Everyone’s talking about that incident on the Lincoln Memorial — But here’s what the Indigenous People’s March actually wanted the public to know

Digital Originals

A speaker addresses a crowd at the first Indigenous Peoples March in Washington D.C. on January 18, 2019. (Photo: Lisa Chiu)

On Friday, Jan. 18, 2019, thousands of Native Americans marched on Washington to raise awareness for a multitude of issues about indigenous rights.

While a limited number of mainstream media covered the actual event (CGTN America did), it’s what happened as the march was ending that’s captured the attention of the entire nation and people from all political spectrums.

Hotly debated image shows Native American Nathan Phillps drumming on the Lincoln Memorial, while a student from a Kentucky Catholic school looks him in the eye.

By now, nearly everyone has seen the footage of Native American elder Nathan Phillips drumming and singing as he is surrounded by a large cheering group of teenage students from a Kentucky Catholic school, some making a tomahawk chop gesture offensive to many Native Americans, and many wearing red Make America Great Again caps.

One student in particular stares closely, in what some have said in a mocking way, at Phillips. Days later, other footage emerged showing that the students had been antagonized earlier by another group and many were cheering to counter them. The student staring also issued a statement saying he was not mocking Phillips but trying to diffuse the situation, causing many Conservatives to claim the video as “fake news”.

While the war over what happened wages on, lost in the internet chatter are the very issues that indigenous people wanted to raise awareness about. CGTN spoke to some of those who attended the march and they shared some of the most pressing concerns facing indigenous communities right now.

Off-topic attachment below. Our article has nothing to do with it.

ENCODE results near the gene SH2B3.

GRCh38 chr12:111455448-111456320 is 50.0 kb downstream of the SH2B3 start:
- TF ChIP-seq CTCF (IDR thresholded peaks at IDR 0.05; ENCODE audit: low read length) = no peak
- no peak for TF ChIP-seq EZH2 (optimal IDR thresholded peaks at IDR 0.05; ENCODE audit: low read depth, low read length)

Dakota Access Pipeline, impact of government shutdown, U.S. legacy of cultural assassination

Tokata Iron Eyes, a 15-year-old who attended the Indigenous People’s March, spoke about her life on the Pine Ridge Indian Reservation, the impact of the government shutdown on native communities, and the painful legacy of Indian schools.

Indigenous land rights, Native American identity

Chase Iron Eyes, an attorney with the Lakota People’s Law Project about indigenous land rights, the U.S. government’s history with Native American communities, and the legacy of the Standing Rock protests.

Missing and murdered indigenous women

Morning Star Gali discusses the need to investigate the thousands of cases missing and murdered indigenous women across the United States. According to march organizers, 7,000 Native American women have been missing and murdered since 2016. Activists say that indigenous women don’t receive the same treatment from police and the press as other women who have been murdered or are missing.

Indigenous migrants crossing the southern U.S. border

Carolina Rubio-MacWright, an immigration attorney, has worked with indigenous children and families in U.S. custody after crossing the southern border. She shareds her experiences working with an indigenous girl who was separated from her mother for 57 days. Indigenous people face persecution in their home country, the arduous migration trek, and detention and language barriers once they cross the U.S. border, Rubio-MacWright said.

Other issues

Organizers also wanted to raise awareness on issues including the the shooting deaths of Native American by police. A CNN investigation found that Native Americans are killed in police encounters higher than any group.

Many Native American groups are fighting the Keystone XL Pipeline that will be placed along the Mississippi River, some on Native American land.

They are also concerned about the Line 3 pipeline in Minnesota that will replace an aging pipeline in the
state and transport crude from Canada to Wisconsin.

Many are also protesting the land reduction of Bears Ears National Monument in Utah by President Donald Trump in 2017. The monument was first established by former President Barack Obama in 2016 and was 1.3 million acres. The land has cultural and religious significance to five local tribes. Trump reduced the monument by 85 percent, allowing for commercial mining to take place on these lands.

Native American groups continue to call for the changing of Native American mascots that they say are racist and derogatory.